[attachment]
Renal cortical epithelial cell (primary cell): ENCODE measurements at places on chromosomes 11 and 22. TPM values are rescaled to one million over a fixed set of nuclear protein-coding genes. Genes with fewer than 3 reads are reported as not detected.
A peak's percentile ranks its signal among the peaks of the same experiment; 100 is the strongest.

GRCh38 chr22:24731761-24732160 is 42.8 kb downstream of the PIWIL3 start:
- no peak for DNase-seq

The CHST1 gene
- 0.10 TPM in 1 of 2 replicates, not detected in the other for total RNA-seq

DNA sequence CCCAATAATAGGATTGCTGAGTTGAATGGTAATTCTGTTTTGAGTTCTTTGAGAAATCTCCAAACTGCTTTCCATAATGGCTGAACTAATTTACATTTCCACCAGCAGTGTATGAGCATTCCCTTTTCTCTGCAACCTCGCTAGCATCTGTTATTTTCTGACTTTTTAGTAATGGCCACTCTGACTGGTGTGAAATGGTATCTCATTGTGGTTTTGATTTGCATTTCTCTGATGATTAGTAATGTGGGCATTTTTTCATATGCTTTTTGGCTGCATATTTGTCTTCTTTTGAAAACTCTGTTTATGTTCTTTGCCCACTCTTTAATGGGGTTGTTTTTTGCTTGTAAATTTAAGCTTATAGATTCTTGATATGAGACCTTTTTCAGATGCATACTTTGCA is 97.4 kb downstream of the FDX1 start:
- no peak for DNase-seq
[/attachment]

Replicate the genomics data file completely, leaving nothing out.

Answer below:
Renal cortical epithelial cell (primary cell): ENCODE measurements at places on chromosomes 11 and 22. TPM values are rescaled to one million over a fixed set of nuclear protein-coding genes. Genes with fewer than 3 reads are reported as not detected.
A peak's percentile ranks its signal among the peaks of the same experiment; 100 is the strongest.

GRCh38 chr22:24731761-24732160 is 42.8 kb downstream of the PIWIL3 start:
- no peak for DNase-seq

The CHST1 gene
- 0.10 TPM in 1 of 2 replicates, not detected in the other for total RNA-seq

DNA sequence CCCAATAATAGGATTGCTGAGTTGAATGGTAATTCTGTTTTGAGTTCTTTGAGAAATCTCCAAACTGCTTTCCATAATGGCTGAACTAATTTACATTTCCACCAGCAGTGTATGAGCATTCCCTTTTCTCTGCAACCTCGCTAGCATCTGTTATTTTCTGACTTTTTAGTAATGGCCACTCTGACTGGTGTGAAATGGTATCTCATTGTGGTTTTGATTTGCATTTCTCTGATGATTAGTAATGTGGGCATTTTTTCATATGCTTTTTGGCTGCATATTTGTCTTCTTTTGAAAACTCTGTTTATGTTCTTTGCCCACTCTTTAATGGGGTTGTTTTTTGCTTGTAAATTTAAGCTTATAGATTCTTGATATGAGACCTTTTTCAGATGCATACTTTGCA is 97.4 kb downstream of the FDX1 start:
- no peak for DNase-seq